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Covid 19 took us all by surprise, as it swirled around the world in record speed, affecting countries from one end of the globe to the other. It has also had a profound impact on many of our lives bringing travel to a stand still and deeply affecting the progress of achieving the sustainable development goals as set out by the United Nations to ensure a better quality of life for all. We are going to take a look at how this pandemic has had an impact on the progress towards achieving some of these goals and what we can do to combat some of the setbacks that have come in its wake from within your own communities or even your own homes.

Goal 1 End Poverty.

Second to loss of life one of the most devastating setbacks of Covid 19 is loss of jobs and income. The global economy is at an all time low and many families are struggling to get by and place food on the table. According to the world bank the pandemic has pushed 30 – 60 million around the globe into extreme poverty with the best estimate being 49 million. With Sub Saharan Africa being hardest hit. For more information on these statistics from the world bank please read this article by Daniel Mahler.

So what can you do to play apart in mitigating this devastation? 

If you are one of the fortunate individuals who are still earning an income you could simply set up a standing order which contributes a small amount of money each month to a reputable charity that supports job creation or food security in some of the regions or countries hardest hit. Action Change is an organization who has been around for 15 years supporting grassroots organizations and communities around the world tackle sustainable development. They are currently supporting 65 different projects all aligned with the Sustainable Development goals if you would like to set up a recurring donation you can do so here

Goal 3 health and wellbeing:

As the world races towards successfully producing a safe vaccination to combat the spread of Covid 19 some countries are simultaneously battling with large disruption to services for non communicable diseases. A non communicable disease is a non infectious disease which lasts over a long period of time these include diabetes, cardiovascular diseases and cancer. This disruption of service is of grave concern as people living with NCDs are at higher risk of severe COVID-19-related illness and death.

According to  Dr Tedros Adhanom Ghebreyesus, Director-General of the World Health Organization. “Many people who need treatment for diseases like cancer, cardiovascular disease and diabetes have not been receiving the health services and medicines they need since the COVID-19 pandemic began. It’s vital that countries find innovative ways to ensure that essential services for NCDs continue, even as they fight COVID-19.” NCD’s are estimated to kill 41 million people each year more than 85% of these premature deaths occur in low or middle income countries. For more information on how the pandemic have affected health services around the world take a look at this news release from the WHO in June 2020.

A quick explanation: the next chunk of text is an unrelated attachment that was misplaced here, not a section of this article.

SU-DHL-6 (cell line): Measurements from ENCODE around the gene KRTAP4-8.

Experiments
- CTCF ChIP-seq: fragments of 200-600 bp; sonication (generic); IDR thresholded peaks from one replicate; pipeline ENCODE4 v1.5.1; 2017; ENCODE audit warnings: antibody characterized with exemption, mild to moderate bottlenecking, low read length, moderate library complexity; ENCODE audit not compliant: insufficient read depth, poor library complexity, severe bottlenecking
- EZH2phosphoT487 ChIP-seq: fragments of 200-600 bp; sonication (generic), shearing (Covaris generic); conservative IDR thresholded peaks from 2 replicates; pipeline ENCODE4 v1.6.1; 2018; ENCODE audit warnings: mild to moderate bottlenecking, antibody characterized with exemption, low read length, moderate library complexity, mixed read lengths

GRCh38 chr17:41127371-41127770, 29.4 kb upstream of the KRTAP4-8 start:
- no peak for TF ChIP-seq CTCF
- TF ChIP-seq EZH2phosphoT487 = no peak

What can you do?

Well people with non communicable disease are high risk therefore some as simple as wearing a mask is doing your part in preventing the spread and protecting those particularly the most vulnerable. However if you want to be part of the movement who is aiming to build back better and consider innovative ways to improve access to health care to people in rural and developing countries join a cohort working on a program tackling public health in africa contact us and let us know your interest.

Goal 10 Inequality:

“The pandemic has, in almost every dimension, made inequity worse,” said Bill Gates during a press conference. The shock of a pandemic of this magnitude has brought out the cracks in our societies showing stark contrasts in access to food, education, sanitation both within different communities in the same country and between countries across the globe. 

The Goal keepers report prepared by the Gates Foundation in partnership with the Institute for Health Metrics and Evaluation (IHME) has over previous years documented steady progress towards meeting the United Nations Sustainable Development Goals. Sadly this year almost all metrics have shown a decline in quality of life. The pandemic has hit our planet causing a domino effect of crisis from health crisis to economic crisis to education crisis and so it continues. Exacerbating existing inequities among nations, genders, and races.

Now more than ever we need to take note and action to close the inequality gaps in order to achieve the Sustainable Development goals and ensure improved quality of life for all leaving no one behind.

What can you do?

Educate yourself about Sustainable Development and integrate these principles into your organization, career choice and everyday life to learn more about sustainability and gain practical experience and mentorship take a look at some of the courses and internships available to graduates and young professionals looking for careers with purpose and to make a difference.

It’s time to take action and facilitate change!